During the isolation imposed by the Covid pandemic in 2020, I and a few other painters began to communicate online visually and verbally to preserve a sense of community and a splash of normalcy.
We were all members of the Indiana Plein Air Painters Association (plein air meaning outdoor in French). As the pandemic persisted, our Association’s scheduled gatherings were canceled, which was a loss. Those gatherings, held outdoors, provided
valuable inspiration, support and camaraderie for artists.
So I asked four artists in my circle if they wanted to take on a project focused on painting rivers in Indiana and then exhibiting the artwork when the pandemic receded. In the meantime, we would at least share our art projects among ourselves if not
with the public.
Art has the power to transform thinking and the way we see those places where a river runs through it.
Soon after we agreed to this project, Keith Halper, then president of the Indiana Division of the Izaak Walton League, caught wind of it. He viewed it as an opportunity to help the public appreciate the fragility as well as the beauty
of our rivers, streams and lakes.
As my group of painters learned more about the mission and history of the Izaak Walton League, we began to see how our art could generate awareness about the need for conservation. Art has the power to transform thinking and the way we see those places
where a river runs through it.
From these beginnings grew an ambitious art project, which was partially funded by a 2021 grant from the endowment of the Indiana Division of the League. We decided that including written narrative could add vital context and depth to the project, so
we enlisted three well-known Hoosier conservation writers to help.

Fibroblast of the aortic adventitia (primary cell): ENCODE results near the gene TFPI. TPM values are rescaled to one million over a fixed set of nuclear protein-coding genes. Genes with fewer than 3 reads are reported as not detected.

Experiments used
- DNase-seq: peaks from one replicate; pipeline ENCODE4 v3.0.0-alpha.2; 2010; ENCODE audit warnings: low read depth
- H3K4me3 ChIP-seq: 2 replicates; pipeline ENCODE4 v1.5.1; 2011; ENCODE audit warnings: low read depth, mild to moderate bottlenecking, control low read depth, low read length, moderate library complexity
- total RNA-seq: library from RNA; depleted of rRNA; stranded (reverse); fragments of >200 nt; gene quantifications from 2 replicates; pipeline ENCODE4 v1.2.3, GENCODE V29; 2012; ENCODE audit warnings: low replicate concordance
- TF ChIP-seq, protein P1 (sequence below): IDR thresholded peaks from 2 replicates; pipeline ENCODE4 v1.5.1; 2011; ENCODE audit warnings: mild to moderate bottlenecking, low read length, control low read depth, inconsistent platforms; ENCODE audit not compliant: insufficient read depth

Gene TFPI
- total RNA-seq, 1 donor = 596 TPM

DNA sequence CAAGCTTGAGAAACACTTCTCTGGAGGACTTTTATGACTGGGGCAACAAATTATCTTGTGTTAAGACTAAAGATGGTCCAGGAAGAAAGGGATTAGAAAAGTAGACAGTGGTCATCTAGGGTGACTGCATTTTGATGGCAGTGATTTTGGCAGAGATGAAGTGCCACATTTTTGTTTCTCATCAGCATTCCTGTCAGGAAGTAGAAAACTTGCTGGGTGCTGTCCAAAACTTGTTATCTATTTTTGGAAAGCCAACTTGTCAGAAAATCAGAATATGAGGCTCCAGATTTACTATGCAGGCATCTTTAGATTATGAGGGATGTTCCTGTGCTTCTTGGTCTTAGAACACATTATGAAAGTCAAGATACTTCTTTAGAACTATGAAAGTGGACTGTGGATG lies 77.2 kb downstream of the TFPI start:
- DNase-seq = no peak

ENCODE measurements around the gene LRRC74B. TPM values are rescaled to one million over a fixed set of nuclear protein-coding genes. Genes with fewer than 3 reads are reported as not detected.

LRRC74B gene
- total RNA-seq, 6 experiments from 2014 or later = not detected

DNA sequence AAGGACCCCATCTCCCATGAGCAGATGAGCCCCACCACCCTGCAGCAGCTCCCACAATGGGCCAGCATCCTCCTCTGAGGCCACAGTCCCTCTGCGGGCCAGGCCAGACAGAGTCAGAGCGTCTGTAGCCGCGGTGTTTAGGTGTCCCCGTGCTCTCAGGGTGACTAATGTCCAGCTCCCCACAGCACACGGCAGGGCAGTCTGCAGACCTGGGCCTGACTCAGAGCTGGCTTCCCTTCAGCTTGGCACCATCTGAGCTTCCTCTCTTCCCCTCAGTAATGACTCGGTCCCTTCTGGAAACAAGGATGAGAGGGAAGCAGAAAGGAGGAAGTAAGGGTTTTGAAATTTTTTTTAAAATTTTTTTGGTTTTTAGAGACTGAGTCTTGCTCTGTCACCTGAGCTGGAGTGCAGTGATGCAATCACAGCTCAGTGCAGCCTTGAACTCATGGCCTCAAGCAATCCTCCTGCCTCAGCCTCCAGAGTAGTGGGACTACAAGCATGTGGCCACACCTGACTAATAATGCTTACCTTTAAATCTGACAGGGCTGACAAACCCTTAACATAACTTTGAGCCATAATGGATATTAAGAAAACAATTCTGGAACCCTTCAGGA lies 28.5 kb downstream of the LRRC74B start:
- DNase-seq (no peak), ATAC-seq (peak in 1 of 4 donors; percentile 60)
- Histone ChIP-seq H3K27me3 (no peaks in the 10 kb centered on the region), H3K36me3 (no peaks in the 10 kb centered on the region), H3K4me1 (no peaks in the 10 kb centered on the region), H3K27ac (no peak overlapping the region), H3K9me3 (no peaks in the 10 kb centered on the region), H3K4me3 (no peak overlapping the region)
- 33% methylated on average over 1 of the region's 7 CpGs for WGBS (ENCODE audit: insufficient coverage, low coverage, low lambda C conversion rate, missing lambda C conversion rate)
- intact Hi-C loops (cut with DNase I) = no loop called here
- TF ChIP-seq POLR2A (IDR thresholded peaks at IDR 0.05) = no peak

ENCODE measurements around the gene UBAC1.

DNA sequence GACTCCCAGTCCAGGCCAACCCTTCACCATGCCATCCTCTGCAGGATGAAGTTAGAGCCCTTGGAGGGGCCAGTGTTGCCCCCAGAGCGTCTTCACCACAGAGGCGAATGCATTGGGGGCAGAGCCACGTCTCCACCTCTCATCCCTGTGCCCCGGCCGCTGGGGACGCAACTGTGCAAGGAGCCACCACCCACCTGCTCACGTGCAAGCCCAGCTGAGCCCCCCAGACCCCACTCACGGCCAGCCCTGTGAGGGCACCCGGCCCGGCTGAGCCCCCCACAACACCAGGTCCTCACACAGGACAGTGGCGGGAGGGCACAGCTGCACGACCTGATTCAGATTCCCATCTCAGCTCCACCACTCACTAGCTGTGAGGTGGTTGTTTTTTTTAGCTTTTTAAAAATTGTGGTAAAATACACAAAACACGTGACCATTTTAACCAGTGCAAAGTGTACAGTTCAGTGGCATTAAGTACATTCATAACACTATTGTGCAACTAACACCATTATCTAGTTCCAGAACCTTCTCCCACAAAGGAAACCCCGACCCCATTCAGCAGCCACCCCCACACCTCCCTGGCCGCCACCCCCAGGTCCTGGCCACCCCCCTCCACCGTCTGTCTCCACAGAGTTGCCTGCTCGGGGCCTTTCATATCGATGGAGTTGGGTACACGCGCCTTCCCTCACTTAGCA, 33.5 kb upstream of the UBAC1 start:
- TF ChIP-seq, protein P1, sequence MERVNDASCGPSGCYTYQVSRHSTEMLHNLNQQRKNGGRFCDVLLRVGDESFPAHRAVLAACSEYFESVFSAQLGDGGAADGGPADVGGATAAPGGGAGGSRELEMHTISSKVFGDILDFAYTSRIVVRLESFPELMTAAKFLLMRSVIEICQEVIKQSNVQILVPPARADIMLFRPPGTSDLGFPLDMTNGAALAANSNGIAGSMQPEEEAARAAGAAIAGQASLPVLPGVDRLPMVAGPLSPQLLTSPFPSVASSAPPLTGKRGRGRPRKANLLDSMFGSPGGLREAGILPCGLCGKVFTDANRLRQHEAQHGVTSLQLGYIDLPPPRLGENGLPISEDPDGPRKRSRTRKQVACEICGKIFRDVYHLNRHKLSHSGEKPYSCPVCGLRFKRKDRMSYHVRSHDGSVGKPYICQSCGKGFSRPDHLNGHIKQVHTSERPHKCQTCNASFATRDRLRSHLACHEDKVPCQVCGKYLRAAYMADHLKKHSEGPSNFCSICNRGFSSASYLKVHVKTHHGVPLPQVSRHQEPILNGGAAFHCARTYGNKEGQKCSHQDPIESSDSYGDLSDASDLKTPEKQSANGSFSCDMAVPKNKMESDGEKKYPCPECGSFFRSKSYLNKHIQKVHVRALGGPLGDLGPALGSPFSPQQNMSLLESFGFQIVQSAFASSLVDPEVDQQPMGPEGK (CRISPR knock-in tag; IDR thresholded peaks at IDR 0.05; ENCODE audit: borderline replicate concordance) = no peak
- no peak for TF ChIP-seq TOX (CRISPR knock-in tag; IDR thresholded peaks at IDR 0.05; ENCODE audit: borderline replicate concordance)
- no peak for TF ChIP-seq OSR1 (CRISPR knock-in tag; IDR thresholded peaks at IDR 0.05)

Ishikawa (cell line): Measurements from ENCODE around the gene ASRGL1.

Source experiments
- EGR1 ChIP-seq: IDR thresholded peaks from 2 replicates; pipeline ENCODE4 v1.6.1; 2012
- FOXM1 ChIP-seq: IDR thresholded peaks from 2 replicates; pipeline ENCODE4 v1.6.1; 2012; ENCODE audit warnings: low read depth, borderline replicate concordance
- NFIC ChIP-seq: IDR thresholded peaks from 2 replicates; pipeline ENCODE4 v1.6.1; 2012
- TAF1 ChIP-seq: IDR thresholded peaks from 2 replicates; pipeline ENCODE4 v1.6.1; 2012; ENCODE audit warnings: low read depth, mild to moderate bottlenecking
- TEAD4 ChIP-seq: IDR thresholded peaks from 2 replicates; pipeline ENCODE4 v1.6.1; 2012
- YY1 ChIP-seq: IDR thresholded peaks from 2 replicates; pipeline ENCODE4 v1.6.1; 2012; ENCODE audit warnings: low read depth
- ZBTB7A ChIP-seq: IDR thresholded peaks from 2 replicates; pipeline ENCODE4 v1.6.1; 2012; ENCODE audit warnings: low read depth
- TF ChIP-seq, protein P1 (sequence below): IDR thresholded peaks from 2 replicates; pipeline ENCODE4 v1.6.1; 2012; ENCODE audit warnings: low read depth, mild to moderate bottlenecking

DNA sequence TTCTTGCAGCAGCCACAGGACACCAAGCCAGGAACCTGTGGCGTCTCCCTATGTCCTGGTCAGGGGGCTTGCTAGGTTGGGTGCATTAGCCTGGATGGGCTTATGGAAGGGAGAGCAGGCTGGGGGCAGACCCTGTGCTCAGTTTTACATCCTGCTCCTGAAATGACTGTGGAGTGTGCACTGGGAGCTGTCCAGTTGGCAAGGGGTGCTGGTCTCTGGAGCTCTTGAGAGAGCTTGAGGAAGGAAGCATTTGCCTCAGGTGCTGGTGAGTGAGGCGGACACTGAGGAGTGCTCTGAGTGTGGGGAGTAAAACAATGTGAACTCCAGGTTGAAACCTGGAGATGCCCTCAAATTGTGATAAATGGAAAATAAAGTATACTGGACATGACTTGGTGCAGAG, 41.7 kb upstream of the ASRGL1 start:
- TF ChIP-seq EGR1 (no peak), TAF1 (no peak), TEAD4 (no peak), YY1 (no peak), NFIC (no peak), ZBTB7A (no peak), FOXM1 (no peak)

The end result is the book, Indiana Waterways: The Art of Conservation, and a traveling exhibition of the paintings. The book contains three essays and more than 100 pages of the art we produced, all focused on the lakes, rivers and streams of
Indiana. The pages explore the beauty of waterways and also the challenges they face.
“The idea of combining two disciplines, art and writing for this project, was a stroke of genius,” said Dr. Jerry Sweeten, one of the writers for the project. “As a former college professor, I have seen how combining other course studies
with the science classes I taught helped the students see connections they otherwise wouldn’t have.”
A window into conservation
Sweeten might agree that true education comes from seeing how everything is connected to everything else. That is especially true in the arts. Thousands of people across Indiana love landscape art. There are thousands of Hoosiers who are painting landscapes
and even more who are buying them. But many of them are not conservationists.
As my group learned more about the mission and history of the Izaak Walton League, we began to see how our art could generate awareness about the need for conservation.
Connecting art to conservation helps new audiences to realize how conserving the natural beauty they love to see in art is valuable and essential to them—and not separate from them.
Typically, a landscape painting of a waterway reaches some emotion or memory in the viewer. But that connection does not necessarily translate into a commitment to conservation. So to help make those connections, we put conservation of these natural resources